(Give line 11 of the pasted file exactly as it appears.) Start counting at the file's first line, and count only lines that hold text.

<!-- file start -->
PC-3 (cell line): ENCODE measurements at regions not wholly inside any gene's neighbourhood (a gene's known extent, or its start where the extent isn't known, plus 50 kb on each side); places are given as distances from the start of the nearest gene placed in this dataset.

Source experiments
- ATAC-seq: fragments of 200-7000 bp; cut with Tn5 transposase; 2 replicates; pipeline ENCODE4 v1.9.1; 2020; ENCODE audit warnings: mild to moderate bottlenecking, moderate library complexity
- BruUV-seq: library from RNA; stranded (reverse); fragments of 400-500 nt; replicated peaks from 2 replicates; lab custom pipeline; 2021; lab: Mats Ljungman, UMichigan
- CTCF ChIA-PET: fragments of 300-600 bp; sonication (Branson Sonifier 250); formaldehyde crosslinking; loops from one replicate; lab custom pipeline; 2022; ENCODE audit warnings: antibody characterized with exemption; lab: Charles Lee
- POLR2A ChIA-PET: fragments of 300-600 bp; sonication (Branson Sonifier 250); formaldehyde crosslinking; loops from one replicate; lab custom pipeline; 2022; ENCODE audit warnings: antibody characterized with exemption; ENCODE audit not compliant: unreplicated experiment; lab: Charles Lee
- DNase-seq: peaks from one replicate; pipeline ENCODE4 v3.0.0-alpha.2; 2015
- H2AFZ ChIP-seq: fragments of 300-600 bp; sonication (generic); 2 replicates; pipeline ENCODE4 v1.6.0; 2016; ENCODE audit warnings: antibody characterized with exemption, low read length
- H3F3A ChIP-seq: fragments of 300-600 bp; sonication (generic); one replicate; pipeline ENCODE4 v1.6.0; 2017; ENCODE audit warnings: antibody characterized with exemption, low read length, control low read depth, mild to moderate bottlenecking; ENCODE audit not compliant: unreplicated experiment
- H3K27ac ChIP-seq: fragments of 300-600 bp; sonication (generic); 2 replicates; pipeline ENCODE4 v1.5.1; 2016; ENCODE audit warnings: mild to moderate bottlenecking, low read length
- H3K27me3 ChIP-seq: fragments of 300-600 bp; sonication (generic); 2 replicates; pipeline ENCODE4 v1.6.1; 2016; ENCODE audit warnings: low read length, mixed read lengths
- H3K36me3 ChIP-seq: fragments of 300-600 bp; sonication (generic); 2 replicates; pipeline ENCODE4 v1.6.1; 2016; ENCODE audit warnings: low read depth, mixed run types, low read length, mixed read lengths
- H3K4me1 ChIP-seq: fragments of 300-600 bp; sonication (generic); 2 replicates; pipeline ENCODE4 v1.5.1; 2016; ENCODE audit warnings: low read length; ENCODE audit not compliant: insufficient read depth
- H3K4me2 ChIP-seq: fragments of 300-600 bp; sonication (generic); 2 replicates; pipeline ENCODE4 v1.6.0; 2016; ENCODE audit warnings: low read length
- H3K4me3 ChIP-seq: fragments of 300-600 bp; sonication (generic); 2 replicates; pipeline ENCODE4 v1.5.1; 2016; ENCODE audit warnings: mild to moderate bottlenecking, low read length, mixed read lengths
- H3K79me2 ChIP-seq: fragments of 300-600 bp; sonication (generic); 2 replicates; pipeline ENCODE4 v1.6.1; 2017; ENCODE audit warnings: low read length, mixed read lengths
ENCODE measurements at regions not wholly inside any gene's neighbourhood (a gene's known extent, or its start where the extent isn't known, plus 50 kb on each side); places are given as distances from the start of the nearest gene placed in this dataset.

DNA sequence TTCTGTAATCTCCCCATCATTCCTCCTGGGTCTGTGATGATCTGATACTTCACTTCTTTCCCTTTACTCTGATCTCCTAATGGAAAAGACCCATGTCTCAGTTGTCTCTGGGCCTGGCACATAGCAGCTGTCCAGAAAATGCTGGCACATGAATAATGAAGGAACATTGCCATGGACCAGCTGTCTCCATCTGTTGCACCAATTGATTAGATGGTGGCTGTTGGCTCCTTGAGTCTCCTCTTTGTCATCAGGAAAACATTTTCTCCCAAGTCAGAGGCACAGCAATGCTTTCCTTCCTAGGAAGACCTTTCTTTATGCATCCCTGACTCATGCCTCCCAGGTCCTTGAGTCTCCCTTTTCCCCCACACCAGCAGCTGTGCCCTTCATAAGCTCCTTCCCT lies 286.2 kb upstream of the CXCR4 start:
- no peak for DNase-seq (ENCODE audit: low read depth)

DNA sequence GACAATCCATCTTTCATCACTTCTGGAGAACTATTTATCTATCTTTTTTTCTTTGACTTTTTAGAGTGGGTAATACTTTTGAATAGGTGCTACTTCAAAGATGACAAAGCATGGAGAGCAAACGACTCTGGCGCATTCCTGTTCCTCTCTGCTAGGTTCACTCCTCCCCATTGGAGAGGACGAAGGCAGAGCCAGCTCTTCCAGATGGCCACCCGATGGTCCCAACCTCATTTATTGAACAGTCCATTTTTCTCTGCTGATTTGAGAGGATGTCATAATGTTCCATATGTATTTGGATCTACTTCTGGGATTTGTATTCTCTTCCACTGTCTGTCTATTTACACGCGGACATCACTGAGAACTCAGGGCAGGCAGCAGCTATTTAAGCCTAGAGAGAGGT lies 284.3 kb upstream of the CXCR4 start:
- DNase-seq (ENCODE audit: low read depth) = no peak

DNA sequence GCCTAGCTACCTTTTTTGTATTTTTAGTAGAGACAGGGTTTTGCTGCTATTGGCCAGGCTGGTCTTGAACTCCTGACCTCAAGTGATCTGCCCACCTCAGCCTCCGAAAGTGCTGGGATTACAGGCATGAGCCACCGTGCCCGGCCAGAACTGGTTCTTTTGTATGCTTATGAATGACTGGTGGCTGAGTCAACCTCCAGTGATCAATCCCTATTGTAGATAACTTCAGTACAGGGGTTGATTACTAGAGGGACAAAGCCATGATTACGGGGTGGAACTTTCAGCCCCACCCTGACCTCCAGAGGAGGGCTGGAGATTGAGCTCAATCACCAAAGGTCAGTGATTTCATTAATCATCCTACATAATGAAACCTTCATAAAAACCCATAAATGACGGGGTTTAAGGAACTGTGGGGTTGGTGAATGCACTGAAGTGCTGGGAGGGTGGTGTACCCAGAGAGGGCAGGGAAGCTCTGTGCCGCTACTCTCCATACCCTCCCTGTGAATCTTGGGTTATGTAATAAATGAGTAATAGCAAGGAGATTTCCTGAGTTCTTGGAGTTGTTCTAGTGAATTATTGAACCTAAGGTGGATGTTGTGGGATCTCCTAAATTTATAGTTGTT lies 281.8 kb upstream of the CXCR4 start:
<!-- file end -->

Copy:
- H3K27me3 ChIP-seq: fragments of 300-600 bp; sonication (generic); 2 replicates; pipeline ENCODE4 v1.6.1; 2016; ENCODE audit warnings: low read length, mixed read lengths